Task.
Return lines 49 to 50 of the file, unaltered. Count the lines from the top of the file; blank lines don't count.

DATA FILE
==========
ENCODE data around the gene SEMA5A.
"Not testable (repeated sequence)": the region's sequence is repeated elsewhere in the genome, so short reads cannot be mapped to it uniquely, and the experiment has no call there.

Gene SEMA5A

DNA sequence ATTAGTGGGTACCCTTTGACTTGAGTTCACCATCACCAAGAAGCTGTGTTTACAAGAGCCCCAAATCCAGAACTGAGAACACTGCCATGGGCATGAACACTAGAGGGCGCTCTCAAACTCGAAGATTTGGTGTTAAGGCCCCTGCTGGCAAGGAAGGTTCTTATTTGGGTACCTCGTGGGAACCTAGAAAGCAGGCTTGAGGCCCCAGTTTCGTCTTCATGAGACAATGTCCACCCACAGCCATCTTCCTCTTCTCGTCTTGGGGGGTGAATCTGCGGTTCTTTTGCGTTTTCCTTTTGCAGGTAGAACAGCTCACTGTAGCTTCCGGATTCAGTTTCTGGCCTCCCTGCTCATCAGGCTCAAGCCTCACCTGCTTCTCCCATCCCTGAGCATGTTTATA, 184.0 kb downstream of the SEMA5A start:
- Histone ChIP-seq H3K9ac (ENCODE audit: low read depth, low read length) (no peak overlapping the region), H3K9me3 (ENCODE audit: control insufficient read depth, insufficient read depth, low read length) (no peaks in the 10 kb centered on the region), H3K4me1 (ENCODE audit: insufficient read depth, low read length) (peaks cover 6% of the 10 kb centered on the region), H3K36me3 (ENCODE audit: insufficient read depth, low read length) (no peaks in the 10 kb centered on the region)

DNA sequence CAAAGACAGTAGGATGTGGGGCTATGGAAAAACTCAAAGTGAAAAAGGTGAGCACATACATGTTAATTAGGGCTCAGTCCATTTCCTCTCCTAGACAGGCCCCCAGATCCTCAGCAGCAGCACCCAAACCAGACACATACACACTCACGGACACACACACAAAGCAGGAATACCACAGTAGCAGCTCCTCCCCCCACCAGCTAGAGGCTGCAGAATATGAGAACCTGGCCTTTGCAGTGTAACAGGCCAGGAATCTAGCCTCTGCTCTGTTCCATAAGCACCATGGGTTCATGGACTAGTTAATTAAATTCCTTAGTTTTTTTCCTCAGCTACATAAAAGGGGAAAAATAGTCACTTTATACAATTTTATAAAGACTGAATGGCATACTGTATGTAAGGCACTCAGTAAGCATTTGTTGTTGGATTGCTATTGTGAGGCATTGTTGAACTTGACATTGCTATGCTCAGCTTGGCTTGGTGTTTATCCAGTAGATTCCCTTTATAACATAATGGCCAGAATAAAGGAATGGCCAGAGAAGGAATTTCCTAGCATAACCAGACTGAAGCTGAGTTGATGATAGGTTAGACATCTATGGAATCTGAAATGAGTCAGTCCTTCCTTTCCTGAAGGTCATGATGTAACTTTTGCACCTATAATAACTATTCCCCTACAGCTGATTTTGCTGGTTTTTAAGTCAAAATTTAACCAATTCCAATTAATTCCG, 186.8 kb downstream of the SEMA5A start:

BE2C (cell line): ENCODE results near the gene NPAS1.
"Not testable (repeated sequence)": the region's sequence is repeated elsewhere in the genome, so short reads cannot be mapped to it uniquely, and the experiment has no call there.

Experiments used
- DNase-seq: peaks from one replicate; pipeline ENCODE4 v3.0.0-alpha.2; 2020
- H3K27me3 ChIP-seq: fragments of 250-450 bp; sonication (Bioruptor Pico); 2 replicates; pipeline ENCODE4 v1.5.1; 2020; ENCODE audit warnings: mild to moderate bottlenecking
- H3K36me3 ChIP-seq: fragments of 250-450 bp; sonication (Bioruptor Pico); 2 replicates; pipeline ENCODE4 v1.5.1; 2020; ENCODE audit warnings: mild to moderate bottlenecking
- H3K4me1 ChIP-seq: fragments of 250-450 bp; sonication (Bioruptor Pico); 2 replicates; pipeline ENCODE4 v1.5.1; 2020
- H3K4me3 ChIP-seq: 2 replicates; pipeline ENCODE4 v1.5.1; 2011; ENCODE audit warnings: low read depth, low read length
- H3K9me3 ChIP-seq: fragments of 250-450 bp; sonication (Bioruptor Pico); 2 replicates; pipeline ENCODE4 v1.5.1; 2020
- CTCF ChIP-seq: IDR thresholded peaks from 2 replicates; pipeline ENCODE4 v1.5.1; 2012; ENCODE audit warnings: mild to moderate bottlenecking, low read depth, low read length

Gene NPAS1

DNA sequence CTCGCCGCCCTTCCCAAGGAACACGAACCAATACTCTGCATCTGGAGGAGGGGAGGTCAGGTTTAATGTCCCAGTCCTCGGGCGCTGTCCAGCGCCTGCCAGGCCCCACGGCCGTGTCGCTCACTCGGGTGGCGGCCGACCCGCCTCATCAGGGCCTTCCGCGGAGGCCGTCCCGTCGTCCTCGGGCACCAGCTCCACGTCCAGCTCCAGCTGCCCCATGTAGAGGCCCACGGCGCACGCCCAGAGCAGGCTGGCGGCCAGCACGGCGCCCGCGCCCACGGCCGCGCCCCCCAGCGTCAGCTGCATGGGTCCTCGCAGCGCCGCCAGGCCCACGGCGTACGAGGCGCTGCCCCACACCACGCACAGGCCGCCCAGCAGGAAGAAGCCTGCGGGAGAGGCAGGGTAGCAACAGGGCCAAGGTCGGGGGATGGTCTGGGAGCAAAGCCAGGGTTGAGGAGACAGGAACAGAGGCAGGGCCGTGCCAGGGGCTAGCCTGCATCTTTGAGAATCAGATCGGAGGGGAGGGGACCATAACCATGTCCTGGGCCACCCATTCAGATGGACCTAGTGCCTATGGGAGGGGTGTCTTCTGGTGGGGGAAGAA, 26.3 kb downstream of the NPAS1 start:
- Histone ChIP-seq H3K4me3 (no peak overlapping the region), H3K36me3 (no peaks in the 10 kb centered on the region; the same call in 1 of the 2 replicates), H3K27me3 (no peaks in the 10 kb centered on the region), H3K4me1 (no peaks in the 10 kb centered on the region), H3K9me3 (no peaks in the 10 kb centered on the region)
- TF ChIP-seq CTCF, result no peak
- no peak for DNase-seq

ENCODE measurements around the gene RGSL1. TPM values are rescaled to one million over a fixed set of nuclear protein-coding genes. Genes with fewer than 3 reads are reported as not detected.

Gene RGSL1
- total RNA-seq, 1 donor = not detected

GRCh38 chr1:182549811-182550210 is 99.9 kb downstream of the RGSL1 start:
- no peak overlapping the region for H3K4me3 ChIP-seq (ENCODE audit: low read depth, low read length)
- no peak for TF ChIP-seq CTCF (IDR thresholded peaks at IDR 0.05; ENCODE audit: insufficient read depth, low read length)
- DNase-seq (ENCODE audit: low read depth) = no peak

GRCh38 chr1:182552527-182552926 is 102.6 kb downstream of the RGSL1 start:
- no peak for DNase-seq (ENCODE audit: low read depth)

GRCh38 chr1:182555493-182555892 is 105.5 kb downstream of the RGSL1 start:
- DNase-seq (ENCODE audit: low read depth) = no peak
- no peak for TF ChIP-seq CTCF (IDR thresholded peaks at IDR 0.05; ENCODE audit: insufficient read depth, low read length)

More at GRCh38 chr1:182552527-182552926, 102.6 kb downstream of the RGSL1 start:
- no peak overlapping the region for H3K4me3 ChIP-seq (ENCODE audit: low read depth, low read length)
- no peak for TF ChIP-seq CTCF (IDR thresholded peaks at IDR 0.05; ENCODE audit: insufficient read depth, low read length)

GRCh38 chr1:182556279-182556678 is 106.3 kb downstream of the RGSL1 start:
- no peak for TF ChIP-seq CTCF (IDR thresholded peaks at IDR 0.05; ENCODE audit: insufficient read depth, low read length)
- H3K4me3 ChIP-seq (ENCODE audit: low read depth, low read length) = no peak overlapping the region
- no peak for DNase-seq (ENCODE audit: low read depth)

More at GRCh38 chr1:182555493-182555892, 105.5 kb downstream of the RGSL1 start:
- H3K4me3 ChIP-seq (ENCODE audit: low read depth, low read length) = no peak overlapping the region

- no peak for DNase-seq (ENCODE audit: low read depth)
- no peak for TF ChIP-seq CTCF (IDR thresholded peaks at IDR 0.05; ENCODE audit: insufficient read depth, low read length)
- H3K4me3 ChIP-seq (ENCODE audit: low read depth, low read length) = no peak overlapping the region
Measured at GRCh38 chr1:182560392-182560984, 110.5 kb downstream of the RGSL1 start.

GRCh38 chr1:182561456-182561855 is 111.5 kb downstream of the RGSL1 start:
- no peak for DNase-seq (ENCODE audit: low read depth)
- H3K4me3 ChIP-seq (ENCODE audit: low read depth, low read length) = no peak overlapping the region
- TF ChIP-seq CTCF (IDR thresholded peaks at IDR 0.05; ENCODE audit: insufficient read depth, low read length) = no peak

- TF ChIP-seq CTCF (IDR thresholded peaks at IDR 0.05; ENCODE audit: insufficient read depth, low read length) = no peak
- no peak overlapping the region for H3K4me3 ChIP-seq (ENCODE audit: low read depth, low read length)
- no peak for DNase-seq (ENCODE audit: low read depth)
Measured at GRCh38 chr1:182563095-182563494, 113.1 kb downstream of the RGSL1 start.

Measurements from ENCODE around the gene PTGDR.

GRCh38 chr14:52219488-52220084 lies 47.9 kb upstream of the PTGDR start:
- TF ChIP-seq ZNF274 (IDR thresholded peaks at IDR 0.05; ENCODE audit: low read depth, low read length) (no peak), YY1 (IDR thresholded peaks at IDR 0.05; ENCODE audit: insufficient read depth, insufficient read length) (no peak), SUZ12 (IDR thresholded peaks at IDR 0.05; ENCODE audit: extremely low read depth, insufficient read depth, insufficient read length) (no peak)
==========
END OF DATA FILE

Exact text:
- H3K4me3 ChIP-seq (ENCODE audit: low read depth, low read length) = no peak overlapping the region
- TF ChIP-seq CTCF (IDR thresholded peaks at IDR 0.05; ENCODE audit: insufficient read depth, low read length) = no peak